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A definition of petrophysics

• The study of pore liquids and gases lies in the scope of hydrology
and petroleum engineering. Petrophysics, the study of the physical
properties of pores, lies on the boundary between these disciplines
and sedimentary geology.
• Selley, 1988

• There is a need for a term to express the physics of rocks. It should be


related to petrology much as geophysics is related to geology.
“Petrophysics” is suggested as the term pertaining to the physics of
particular rock types, whereas geophysics pertains to the physics of larger
rock systems composing the earth.
• Archie, 1950

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What is Petrophysics?
– Using:
• Mud logs
• Cores
• Open hole and cased hole logs
• Production test

– We can determine:
• Fluid properties such as saturations and contacts
• Rock properties such as porosity, permeability and lithology
• Production information like cement integrity, fluid flow

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Petrophysics in integrated GGR
studies
Reservoir
Geophysics Geology Petrophysics
engineering

Well data preparation – well data collation; log data editing, environmental corrections, and normalisation; core data preparation

Reservoir
Geophysics Geology Petrophysics
engineering

Link between geology and Link between geology and Link between petrophysics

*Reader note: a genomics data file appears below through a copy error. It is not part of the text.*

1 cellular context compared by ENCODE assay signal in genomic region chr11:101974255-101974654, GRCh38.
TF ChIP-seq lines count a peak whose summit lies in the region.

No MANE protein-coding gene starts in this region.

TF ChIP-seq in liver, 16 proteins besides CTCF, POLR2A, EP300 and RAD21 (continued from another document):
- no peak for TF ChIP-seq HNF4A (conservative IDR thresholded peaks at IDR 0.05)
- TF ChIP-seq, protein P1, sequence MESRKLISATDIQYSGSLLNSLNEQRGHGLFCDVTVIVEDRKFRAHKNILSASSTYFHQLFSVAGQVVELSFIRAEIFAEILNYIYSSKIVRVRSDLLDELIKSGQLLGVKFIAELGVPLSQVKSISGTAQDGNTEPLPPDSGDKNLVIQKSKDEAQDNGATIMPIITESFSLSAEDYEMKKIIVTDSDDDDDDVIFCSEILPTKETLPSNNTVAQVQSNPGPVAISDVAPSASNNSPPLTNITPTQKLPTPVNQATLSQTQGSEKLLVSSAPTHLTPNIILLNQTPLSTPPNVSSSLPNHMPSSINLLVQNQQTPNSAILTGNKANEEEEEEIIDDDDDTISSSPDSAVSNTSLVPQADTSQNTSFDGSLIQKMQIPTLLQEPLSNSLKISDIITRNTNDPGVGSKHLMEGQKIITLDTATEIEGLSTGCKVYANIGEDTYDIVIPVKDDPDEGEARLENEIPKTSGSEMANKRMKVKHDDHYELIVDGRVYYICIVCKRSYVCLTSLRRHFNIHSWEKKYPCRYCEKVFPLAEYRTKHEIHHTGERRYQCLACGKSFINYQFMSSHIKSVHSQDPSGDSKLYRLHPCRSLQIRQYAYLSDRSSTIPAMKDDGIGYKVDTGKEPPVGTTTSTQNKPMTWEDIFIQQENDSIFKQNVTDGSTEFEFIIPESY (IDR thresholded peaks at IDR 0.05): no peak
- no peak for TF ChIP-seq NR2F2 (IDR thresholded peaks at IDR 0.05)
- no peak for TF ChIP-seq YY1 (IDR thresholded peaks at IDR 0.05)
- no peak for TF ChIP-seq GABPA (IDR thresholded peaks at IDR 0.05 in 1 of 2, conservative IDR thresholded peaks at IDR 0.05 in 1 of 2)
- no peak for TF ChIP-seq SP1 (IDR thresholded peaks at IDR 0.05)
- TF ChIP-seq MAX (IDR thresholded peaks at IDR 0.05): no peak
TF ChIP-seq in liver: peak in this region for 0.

•Time-depth geophysics through •Geological facies petrophysics through •Petrophysical and reservoir engineering •Formation tester
calibration relationship between analysis relationship between rock type analysis through fluid distribution analysis
•Synthetics physical characteristics •Borehole image geological and petrophysical •Lithology, consistent with reservoir •Pressure gradient
•Fluid substitution interpretation rock types porosity, and properties and pressure analysis
•Rock physics •Structural saturation distribution •Fluid contact and
modelling interpretation •Saturation height distribution
•Structural •Sedimentological functions determination
interpretation interpretation •Permeability •Well test analysis
•Attribute analysis •Fracture analysis
interpretation •Pay
determination

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The petrophysics “big picture”
Reservoir
Petrology
engineering

Rock
Fluids
matrix
Pore
network

Tool response

Measurement
physics

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A conceptual framework for reservoir
petrophysics studies

Regional-Petroleum system

Study Basin and detail lithology

Formation Evaluation  Reservoir


Compartements

Seismic Model  Production Data


Geostatistic Models  Reservoir
Management

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Summary of the Petroleum System

Our industry is prospecting


Seal Rock
Reservoir Rock for Hydrocarbon FIELDS
Overburden Rock that are within these basins
Source Rock that are formed, filled, and deformed
From: Basin and Petroleum System Modeling,
Oilfield Review, Summer 2009: Mobarek Al-Hajeri etal.

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Basin-Filling
Variety of Basin Fill Rocks
Source rocks
- reducing conditions in the sediments
- lacustine environments
- restricted marine (lagoons, pelagic)
- peat swamps
Special Case (unconventional) : Source and Reservoir are the same
Reservoir rocks
Coal Bed Methane (CBM)
- Fluvial systems